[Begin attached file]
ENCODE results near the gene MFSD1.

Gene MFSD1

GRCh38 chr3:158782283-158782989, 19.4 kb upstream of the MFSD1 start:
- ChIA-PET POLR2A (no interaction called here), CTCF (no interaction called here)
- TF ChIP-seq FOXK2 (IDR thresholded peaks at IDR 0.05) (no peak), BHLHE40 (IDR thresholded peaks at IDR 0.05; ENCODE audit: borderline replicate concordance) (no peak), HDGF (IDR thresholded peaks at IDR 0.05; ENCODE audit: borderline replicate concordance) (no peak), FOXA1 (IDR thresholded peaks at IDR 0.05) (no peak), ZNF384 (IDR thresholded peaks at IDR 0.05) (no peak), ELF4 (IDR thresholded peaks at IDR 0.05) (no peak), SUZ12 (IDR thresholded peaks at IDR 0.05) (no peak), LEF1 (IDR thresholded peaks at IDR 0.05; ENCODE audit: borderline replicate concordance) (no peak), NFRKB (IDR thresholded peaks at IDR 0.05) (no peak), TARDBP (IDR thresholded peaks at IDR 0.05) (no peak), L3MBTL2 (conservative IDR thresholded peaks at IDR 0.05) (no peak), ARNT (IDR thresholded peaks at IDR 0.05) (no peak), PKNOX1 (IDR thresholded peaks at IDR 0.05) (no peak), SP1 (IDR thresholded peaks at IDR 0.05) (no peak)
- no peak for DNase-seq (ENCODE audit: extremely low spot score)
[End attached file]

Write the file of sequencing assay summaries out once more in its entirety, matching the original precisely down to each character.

ENCODE results near the gene MFSD1.

Gene MFSD1

GRCh38 chr3:158782283-158782989, 19.4 kb upstream of the MFSD1 start:
- ChIA-PET POLR2A (no interaction called here), CTCF (no interaction called here)
- TF ChIP-seq FOXK2 (IDR thresholded peaks at IDR 0.05) (no peak), BHLHE40 (IDR thresholded peaks at IDR 0.05; ENCODE audit: borderline replicate concordance) (no peak), HDGF (IDR thresholded peaks at IDR 0.05; ENCODE audit: borderline replicate concordance) (no peak), FOXA1 (IDR thresholded peaks at IDR 0.05) (no peak), ZNF384 (IDR thresholded peaks at IDR 0.05) (no peak), ELF4 (IDR thresholded peaks at IDR 0.05) (no peak), SUZ12 (IDR thresholded peaks at IDR 0.05) (no peak), LEF1 (IDR thresholded peaks at IDR 0.05; ENCODE audit: borderline replicate concordance) (no peak), NFRKB (IDR thresholded peaks at IDR 0.05) (no peak), TARDBP (IDR thresholded peaks at IDR 0.05) (no peak), L3MBTL2 (conservative IDR thresholded peaks at IDR 0.05) (no peak), ARNT (IDR thresholded peaks at IDR 0.05) (no peak), PKNOX1 (IDR thresholded peaks at IDR 0.05) (no peak), SP1 (IDR thresholded peaks at IDR 0.05) (no peak)
- no peak for DNase-seq (ENCODE audit: extremely low spot score)